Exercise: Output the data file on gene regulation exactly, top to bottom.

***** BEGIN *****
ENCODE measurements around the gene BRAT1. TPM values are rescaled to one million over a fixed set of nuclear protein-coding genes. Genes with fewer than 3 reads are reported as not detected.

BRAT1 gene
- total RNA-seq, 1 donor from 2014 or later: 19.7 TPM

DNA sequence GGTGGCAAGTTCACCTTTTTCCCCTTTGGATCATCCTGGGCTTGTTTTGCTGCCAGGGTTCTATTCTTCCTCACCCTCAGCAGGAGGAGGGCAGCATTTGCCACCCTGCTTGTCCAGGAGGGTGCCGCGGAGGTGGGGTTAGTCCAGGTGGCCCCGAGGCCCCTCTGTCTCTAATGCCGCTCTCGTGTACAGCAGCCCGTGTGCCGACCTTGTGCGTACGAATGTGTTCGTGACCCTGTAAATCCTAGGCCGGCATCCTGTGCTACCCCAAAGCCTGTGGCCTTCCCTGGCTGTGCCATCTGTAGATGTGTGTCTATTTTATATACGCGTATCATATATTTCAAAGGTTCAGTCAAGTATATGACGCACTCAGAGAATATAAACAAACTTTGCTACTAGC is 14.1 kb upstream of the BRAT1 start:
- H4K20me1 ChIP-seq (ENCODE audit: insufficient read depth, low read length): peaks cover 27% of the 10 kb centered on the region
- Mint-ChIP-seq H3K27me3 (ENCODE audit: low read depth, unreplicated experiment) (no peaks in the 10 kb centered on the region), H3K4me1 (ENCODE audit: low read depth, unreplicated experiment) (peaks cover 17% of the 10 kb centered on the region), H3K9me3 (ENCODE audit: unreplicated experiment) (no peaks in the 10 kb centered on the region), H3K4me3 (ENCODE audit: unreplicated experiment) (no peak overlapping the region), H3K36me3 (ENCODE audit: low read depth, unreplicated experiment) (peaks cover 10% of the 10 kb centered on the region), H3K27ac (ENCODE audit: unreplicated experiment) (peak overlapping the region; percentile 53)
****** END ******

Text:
ENCODE measurements around the gene BRAT1. TPM values are rescaled to one million over a fixed set of nuclear protein-coding genes. Genes with fewer than 3 reads are reported as not detected.

BRAT1 gene
- total RNA-seq, 1 donor from 2014 or later: 19.7 TPM

DNA sequence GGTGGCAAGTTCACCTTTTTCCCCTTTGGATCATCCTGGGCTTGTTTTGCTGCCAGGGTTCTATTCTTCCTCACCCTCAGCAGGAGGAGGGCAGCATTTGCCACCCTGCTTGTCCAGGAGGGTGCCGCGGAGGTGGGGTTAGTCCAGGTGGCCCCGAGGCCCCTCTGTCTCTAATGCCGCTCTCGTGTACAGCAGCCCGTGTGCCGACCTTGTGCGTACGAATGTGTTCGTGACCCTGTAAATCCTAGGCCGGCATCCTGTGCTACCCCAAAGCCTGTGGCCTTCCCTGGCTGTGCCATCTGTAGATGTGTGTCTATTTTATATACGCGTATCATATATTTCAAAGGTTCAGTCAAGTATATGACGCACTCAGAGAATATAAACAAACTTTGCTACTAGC is 14.1 kb upstream of the BRAT1 start:
- H4K20me1 ChIP-seq (ENCODE audit: insufficient read depth, low read length): peaks cover 27% of the 10 kb centered on the region
- Mint-ChIP-seq H3K27me3 (ENCODE audit: low read depth, unreplicated experiment) (no peaks in the 10 kb centered on the region), H3K4me1 (ENCODE audit: low read depth, unreplicated experiment) (peaks cover 17% of the 10 kb centered on the region), H3K9me3 (ENCODE audit: unreplicated experiment) (no peaks in the 10 kb centered on the region), H3K4me3 (ENCODE audit: unreplicated experiment) (no peak overlapping the region), H3K36me3 (ENCODE audit: low read depth, unreplicated experiment) (peaks cover 10% of the 10 kb centered on the region), H3K27ac (ENCODE audit: unreplicated experiment) (peak overlapping the region; percentile 53)